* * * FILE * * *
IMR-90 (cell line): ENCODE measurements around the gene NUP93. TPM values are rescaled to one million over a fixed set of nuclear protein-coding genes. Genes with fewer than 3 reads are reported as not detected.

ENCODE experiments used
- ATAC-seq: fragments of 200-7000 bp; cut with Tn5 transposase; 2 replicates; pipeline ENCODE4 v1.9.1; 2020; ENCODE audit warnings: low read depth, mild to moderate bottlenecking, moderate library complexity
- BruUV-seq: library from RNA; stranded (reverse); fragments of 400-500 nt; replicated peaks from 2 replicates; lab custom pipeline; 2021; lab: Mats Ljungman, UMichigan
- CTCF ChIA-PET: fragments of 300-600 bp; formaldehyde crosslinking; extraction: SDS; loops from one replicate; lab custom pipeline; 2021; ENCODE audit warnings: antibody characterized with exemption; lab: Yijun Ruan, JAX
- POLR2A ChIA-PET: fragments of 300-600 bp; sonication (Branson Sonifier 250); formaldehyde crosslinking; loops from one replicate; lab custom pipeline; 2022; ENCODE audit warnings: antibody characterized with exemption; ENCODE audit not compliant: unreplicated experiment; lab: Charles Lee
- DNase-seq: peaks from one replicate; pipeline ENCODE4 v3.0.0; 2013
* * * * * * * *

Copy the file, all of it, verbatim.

IMR-90 (cell line): ENCODE measurements around the gene NUP93. TPM values are rescaled to one million over a fixed set of nuclear protein-coding genes. Genes with fewer than 3 reads are reported as not detected.

ENCODE experiments used
- ATAC-seq: fragments of 200-7000 bp; cut with Tn5 transposase; 2 replicates; pipeline ENCODE4 v1.9.1; 2020; ENCODE audit warnings: low read depth, mild to moderate bottlenecking, moderate library complexity
- BruUV-seq: library from RNA; stranded (reverse); fragments of 400-500 nt; replicated peaks from 2 replicates; lab custom pipeline; 2021; lab: Mats Ljungman, UMichigan
- CTCF ChIA-PET: fragments of 300-600 bp; formaldehyde crosslinking; extraction: SDS; loops from one replicate; lab custom pipeline; 2021; ENCODE audit warnings: antibody characterized with exemption; lab: Yijun Ruan, JAX
- POLR2A ChIA-PET: fragments of 300-600 bp; sonication (Branson Sonifier 250); formaldehyde crosslinking; loops from one replicate; lab custom pipeline; 2022; ENCODE audit warnings: antibody characterized with exemption; ENCODE audit not compliant: unreplicated experiment; lab: Charles Lee
- DNase-seq: peaks from one replicate; pipeline ENCODE4 v3.0.0; 2013